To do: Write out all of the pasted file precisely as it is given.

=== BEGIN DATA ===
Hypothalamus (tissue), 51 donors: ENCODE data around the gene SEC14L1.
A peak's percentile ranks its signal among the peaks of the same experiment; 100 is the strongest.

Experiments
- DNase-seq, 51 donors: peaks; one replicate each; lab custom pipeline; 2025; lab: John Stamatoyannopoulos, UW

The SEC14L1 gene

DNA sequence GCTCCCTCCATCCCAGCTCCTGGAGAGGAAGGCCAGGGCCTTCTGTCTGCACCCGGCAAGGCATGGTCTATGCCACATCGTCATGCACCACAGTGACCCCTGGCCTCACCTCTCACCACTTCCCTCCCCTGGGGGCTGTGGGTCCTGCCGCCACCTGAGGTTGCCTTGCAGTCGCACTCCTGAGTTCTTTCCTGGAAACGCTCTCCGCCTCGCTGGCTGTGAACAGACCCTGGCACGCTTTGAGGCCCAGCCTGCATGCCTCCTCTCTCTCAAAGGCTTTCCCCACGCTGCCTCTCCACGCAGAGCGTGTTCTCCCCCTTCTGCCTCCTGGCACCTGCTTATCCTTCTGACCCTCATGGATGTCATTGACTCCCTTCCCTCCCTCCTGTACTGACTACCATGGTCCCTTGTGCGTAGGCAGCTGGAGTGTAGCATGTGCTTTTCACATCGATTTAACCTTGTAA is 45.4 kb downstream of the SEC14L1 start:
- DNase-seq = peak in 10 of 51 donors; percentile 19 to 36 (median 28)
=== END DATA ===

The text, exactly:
Hypothalamus (tissue), 51 donors: ENCODE data around the gene SEC14L1.
A peak's percentile ranks its signal among the peaks of the same experiment; 100 is the strongest.

Experiments
- DNase-seq, 51 donors: peaks; one replicate each; lab custom pipeline; 2025; lab: John Stamatoyannopoulos, UW

The SEC14L1 gene

DNA sequence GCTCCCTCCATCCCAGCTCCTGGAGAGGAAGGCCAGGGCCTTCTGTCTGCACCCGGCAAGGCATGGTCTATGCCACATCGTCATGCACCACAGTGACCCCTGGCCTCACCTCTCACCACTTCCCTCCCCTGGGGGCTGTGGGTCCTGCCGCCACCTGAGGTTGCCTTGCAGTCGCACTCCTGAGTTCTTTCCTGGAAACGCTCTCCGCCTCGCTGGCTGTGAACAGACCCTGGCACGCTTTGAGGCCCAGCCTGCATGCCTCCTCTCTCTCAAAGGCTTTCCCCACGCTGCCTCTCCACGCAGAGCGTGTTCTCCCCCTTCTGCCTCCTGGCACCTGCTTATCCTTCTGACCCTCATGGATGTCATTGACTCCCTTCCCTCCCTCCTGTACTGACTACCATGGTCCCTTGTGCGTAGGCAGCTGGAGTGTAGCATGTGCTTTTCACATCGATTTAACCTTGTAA is 45.4 kb downstream of the SEC14L1 start:
- DNase-seq = peak in 10 of 51 donors; percentile 19 to 36 (median 28)